"What if you were born, at say, seven, ten or eleven years old, fully formed? That's what happened to me," says the eponymous narrator at the start of this odd novel. Lexi explains that she has woken up in the forest with no memory of the past and hopes to uncover her true identity. As Matthews did in Fish, she conceives of a beguiling premise and captures a child's perceptions of a harsh world. However, the meshing of different genres-fantasy, allegory and stark realism-proves confusing. Lexi finds friendship and security at a shelter run by compassionate women, but doesn't know what to make of the tales residents tell about the dangers lurking outside the walls. Their stories of magical embattled forces, the Scarlet Prince ("the top bad guy of all time") and guardian "warrior angels" read like distractions unrelated to Lexi's dilemma. Although conflicts (and social ills) are neatly resolved in the end, readers, like Lexi, are left to wonder how far they should suspend their disbelief. Ages 10-up. (Nov.)Copyright © Reed Business Information, a division of Reed Elsevier Inc. All rights reserved.
Lexiby L. S. Matthews
This is how Lexi’s story begins. She is taken into a shelter where there are clean clothes, warm food, and, most importantly,/i>
THE FIRST THING I remember is waking up in the woods. I didn’t know where I was, or how I got there. I didn’t know my own name. All I knew was that the little silver key hung round my neck had always been there.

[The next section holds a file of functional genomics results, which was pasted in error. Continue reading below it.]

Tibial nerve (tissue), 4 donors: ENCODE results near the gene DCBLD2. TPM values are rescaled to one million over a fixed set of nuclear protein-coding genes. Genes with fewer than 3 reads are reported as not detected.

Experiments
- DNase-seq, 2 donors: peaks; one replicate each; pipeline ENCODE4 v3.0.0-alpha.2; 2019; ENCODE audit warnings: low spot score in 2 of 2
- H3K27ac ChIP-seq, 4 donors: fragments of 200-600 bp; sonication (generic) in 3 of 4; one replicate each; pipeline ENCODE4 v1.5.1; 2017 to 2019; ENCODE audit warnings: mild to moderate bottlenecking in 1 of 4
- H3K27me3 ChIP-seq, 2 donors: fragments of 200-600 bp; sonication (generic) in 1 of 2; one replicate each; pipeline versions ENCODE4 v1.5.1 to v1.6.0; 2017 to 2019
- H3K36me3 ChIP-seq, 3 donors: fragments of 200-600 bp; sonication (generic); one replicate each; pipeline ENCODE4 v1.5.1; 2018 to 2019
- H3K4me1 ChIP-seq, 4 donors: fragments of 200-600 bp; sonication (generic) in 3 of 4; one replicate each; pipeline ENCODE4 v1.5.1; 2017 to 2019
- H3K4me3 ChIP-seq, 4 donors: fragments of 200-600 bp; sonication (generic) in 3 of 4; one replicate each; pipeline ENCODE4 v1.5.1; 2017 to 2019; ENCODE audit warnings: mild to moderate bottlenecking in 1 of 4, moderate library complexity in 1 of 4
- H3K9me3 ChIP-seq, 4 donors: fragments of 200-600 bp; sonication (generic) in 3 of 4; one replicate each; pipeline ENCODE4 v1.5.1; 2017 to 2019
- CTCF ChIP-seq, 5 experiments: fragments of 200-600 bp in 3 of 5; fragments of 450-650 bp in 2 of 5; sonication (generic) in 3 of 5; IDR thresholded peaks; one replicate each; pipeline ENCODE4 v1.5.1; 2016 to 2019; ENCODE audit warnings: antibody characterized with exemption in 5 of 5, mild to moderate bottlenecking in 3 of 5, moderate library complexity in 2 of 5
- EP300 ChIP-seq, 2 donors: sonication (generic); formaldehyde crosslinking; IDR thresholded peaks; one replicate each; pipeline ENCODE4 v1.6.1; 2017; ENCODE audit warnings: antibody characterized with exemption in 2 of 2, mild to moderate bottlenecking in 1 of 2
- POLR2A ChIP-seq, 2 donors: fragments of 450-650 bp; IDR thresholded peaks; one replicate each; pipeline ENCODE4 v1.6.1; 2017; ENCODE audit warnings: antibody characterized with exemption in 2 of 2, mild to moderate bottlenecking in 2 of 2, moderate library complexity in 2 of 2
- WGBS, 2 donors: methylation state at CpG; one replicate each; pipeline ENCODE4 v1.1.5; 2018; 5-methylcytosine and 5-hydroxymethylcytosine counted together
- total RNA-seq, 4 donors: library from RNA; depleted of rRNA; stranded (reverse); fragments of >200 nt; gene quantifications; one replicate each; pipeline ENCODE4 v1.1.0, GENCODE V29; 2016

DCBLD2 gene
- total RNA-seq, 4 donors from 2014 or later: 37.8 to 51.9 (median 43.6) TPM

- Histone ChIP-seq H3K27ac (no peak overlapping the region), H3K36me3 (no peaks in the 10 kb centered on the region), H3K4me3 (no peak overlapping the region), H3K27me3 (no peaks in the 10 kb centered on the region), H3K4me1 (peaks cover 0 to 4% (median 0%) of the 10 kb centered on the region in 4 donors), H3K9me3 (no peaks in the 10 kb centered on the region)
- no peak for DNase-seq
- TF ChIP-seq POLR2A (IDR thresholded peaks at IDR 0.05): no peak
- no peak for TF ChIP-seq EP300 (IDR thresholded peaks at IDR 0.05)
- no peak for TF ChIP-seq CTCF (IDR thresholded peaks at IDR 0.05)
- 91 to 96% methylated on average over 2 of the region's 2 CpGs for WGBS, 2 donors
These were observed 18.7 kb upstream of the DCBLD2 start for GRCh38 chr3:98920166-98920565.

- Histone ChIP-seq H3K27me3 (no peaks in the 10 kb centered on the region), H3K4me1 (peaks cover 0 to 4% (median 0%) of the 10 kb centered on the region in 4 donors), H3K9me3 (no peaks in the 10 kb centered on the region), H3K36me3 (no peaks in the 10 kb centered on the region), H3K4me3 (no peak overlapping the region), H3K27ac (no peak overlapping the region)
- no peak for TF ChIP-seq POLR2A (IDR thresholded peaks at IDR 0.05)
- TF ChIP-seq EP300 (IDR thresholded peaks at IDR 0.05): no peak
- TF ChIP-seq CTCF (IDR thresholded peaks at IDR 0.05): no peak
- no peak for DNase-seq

This is how Lexi’s story begins. She is taken into a shelter where there are clean clothes, warm food, and, most importantly, a woman who remembers her. Safe from the wars and the dangers of the street, Lexi begins to rebuild her identity with the small pieces of the past she can fit together. Then the silver key around her neck unlocks the secrets of a life she never knew she had.
This is Lexi’s story. This is how she finds her way home.
From the Hardcover edition.
Lexi, 12, wakes up in the forest with no knowledge of who she is, where she lives, or what happened to her. She makes her way toward the lights of a city where she is hit by a car as she wanders through the streets. A kindly ex-boxer takes her to the Shelter, where someone seems to recognize her, and where she is safe from street criminals and other horrors. Gradually Lexi remembers bits and pieces of her old life, but she is surprised when she finds out that she has a grandmother and an identical twin, and then learns that she is the daughter of a pop-music star recently killed in an automobile accident. As she adjusts to her newfound identity, Lexi faces some important decisions about what to do with her wealth and how she wishes to live life with her new family. Like Matthews's Fish (2004) and A Dog for Life (2006, both Delacorte), this is a story of improbable, sometimes frightening events told by a child narrator, in which extraordinary things seem perfectly plausible. Most likely, this book will not have broad appeal, but fans of Matthews's previous work will appreciate its sense of childlike wonder and fantasy.-Kathleen E. Gruver, Burlington County Library, Westampton, NJ
- Random House Children's Books
- Publication date:
- Sold by:
- Random House
- NOOK Book
- File size:
- 259 KB
- Age Range:
- 10 Years
Meet the Author
L. S. Matthews has written poetry and short stories since she was a child. Today she writes full-time in England, where she lives with her husband and her two children. Her first book for young readers, Fish, was named a Publishers Weekly Best Book of the Year, a Publishers Weekly Flying Start, and was a Borders Original Voices Book.
From the Hardcover edition.
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